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Copy of Systematic Reviews RD May 24 to consult with Academic Skills: Qualitative reviews

What is Qualitative Evidence?

If you are new to qualitative research or about to conduct a Qualitative Evidence Synthesis, we recommend you start by reading Chapter 21 of the Cochrane Handbook. 
Key Points:
  • A qualitative evidence synthesis (commonly referred to as QES) can add value by providing decision makers with additional evidence to improve understanding of intervention complexity, contextual variations, implementation, and stakeholder preferences and experiences.
  • A qualitative evidence synthesis can be undertaken and integrated with a corresponding intervention review; or
  • Undertaken using a mixed-method design that integrates a qualitative evidence synthesis with an intervention review in a single protocol.
  • Methods for qualitative evidence synthesis are complex and continue to develop. Authors should always consult current methods guidance at methods.cochrane.org/qi.

Noyes J, Booth A, Cargo M, Flemming K, Harden A, Harris J, Garside R, Hannes K, Pantoja T, Thomas J. Chapter 21: Qualitative evidence. In: Higgins JPT, Thomas J, Chandler J, Cumpston M, Li T, Page MJ, Welch VA (editors). Cochrane Handbook for Systematic Reviews of Interventions version 6.2 (updated February 2021). Cochrane, 2021. Available from www.training.cochrane.org/handbook.

Some examples of QES

1. 'Perceptions and experiences of labour companionship: a qualitative evidence synthesis'

Bohren, M.A., Berger, B.O., Munthe‐Kaas, H. and Tunçalp, Ö. (2019) 'Perceptions and experiences of labour companionship: a qualitative evidence synthesis', Cochrane Database of Systematic Reviews, (3), available: http://dx.doi.org/10.1002/14651858.CD012449.pub2.

2. 'Factors that impact on the use of mechanical ventilation weaning protocols in critically ill adults and children: a qualitative evidence‐synthesis'

Jordan, J., Rose, L., Dainty, K.N., Noyes, J. and Blackwood, B. (2016) 'Factors that impact on the use of mechanical ventilation weaning protocols in critically ill adults and children: a qualitative evidence‐synthesis', Cochrane Database of Systematic Reviews, (10), available: http://dx.doi.org/10.1002/14651858.CD011812.pub2.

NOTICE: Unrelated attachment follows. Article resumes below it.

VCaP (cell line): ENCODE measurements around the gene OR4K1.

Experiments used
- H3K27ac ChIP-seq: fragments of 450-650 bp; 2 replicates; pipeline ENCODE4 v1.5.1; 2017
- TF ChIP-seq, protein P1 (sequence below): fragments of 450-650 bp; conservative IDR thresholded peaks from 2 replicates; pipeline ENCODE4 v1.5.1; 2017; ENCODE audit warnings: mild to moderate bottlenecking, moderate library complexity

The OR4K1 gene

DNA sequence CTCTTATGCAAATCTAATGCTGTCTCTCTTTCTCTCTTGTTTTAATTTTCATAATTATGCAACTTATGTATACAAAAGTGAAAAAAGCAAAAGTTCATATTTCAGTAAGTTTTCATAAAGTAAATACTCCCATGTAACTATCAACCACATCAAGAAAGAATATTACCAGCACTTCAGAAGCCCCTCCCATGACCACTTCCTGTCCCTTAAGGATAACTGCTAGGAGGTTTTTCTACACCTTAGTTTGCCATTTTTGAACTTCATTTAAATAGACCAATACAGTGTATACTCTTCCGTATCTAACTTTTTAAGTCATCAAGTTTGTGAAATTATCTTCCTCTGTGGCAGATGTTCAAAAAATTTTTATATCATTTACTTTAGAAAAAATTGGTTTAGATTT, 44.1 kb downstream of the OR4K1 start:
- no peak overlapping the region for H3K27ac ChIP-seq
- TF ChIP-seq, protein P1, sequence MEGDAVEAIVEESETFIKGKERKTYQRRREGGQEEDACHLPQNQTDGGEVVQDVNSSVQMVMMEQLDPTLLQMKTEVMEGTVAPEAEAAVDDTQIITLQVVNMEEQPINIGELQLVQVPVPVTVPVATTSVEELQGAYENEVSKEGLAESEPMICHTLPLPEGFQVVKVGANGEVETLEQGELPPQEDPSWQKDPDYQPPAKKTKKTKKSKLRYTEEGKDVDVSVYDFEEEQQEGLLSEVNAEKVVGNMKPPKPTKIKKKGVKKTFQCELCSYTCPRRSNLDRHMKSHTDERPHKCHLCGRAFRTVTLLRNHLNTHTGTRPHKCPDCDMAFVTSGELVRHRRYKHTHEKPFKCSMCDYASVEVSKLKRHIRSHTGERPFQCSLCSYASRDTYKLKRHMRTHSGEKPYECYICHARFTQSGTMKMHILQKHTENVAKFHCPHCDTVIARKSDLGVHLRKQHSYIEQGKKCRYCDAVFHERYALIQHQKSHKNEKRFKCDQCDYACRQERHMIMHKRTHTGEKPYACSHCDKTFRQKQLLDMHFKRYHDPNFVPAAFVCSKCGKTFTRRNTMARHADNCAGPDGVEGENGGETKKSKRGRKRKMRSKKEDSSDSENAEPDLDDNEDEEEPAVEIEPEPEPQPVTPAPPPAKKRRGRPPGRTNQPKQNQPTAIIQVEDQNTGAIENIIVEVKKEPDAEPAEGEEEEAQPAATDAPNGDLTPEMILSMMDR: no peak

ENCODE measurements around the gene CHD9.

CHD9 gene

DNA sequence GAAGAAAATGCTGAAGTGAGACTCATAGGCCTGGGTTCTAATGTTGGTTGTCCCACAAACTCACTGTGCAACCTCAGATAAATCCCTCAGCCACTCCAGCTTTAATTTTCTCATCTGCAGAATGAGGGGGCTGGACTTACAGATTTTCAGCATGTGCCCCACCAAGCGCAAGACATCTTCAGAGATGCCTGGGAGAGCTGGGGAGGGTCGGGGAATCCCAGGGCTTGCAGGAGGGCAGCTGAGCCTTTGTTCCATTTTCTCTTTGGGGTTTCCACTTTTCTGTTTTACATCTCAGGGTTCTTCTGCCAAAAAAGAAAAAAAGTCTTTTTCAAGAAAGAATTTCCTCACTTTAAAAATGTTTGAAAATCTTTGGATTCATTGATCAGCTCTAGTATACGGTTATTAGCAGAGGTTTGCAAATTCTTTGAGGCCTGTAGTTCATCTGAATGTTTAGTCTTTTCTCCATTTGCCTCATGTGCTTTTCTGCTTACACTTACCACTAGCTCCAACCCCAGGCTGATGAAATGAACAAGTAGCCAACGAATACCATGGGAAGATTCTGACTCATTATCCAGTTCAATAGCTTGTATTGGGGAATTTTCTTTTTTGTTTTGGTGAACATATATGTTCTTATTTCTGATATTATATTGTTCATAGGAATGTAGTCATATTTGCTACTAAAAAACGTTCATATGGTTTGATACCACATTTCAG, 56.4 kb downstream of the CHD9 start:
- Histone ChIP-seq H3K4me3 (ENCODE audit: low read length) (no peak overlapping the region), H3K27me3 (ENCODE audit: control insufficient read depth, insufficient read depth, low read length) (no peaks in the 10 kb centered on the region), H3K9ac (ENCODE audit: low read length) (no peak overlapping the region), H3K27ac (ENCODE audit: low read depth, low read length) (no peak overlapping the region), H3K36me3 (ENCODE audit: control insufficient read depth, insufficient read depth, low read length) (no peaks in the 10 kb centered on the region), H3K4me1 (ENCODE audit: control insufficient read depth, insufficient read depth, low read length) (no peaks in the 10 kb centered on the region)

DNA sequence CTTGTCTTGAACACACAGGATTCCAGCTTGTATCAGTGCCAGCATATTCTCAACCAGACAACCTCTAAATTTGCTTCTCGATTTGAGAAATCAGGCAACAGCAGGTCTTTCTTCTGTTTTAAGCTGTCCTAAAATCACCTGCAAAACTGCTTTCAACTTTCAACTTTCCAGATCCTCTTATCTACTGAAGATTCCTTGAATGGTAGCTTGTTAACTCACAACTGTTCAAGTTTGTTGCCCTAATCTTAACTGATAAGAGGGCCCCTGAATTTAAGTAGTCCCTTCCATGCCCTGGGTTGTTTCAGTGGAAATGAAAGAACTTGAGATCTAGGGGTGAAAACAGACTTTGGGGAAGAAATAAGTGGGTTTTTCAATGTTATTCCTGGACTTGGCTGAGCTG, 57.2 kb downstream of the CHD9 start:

Search strategy design

 

Developing optimal search strategies for retrieving clinically relevant qualitative studies in EMBASE.

Walters LA, Wilczynski NL, Haynes RB; Hedges Team..

Qual Health Res. 2006 Jan;16(1):162-8.

 

Developing optimal search strategies for retrieving qualitative studies in PsycINFO.

McKibbon KA, Wilczynski NL, Haynes RB.

Eval Health Prof. 2006 Dec;29(4):440-54.

 

Developing optimal search strategies for detecting clinically relevant qualitative studies in MEDLINE.

Wong SS, Wilczynski NL, Haynes RB; Hedges Team..

Stud Health Technol Inform. 2004;107(Pt 1):311-6.

 

Qualitative Search Filters

ISSG Search Filters ResourceThis page shows publications that have reviewed search filter performance and individual search filters.

York: IDENTIFICATION OF QUALITATIVE STUDIES

McMasters: Qualitative Search Filters

 

Search concept tools

SPICE to search for qualitative evidence

  • S = setting – where and in what context?

  • P = perspective – for whom?

  • I = intervention –  (Phenomenon of Interest)–  what?

  • C = comparison – compared with what?

  • E = evaluation – how well and with what result?

     

Booth A. Clear and present questions: formulating questions for evidence based practice. Library Hi Tech. 2006 24 (3): 355-68.

SPIDER to search for qualitative and mixed methods research studies

  • S = Sample

  • PI = Phenomenon of Interest

  • D = Design

  • E = Evaluation

  • R = Research Type

Cooke A, Smith D. Booth A. Beyond PICO: The SPIDER Tool for qualitative evidence synthesis. Qual Health Res. 2012 22(10): 435-43

Qualitative Evidence Synthesis

Dr Andrew Booth has been a systematic review methodologist at ScHARR, University of Sheffield since 1994 having previously worked in health information roles for the NHS, the Medical Research Council and the King´s Fund. Andrew is a Co-Convenor of the Cochrane Qualitative and Implementation Methods Group (CQIMG) and is an Associate Editor for Research Synthesis Methods.

Andrew has co-authored recent guidance for the CQIMG and for the GRADE-CERQual core team. Andrew coordinates the annual three day Evidence Synthesis of Qualitative Research in Europe (ESQUIRE) course at the University of Sheffield. Along with colleagues at ScHARR, he is currently working on the 3rd edition of Systematic Approaches to a Successful Literature Review (London: Sage). The presenter, one of the most prolific authors in QES methodology over recent years, will offer a state of the art summary of QES methodologies in this webinar.

Source: https://evidencesynthesisireland.ie

Thematic synthesis and Framework synthesis

Thematic synthesis and Framework synthesis

Thematic synthesis and Framework synthesis are the two most common and recommended methods of synthesis, featuring in guidance from both Campbell and Cochrane collaborations. Both derive familiarity from their origins as methods of analysis for primary research studies. Use of the two methods in synthesis extends for over a decade during which time the evidence synthesis community has built up a significant body of knowhow on when these methods work and when they don’t work so well. Nevertheless, even experienced proponents of QES are known to confess to falling at the first hurdle in terms of deciding whether a field is well theorized or not. This session offered practical advice illustrated with plentiful examples. It included advice on moving on to consider meta-ethnography if the data allow.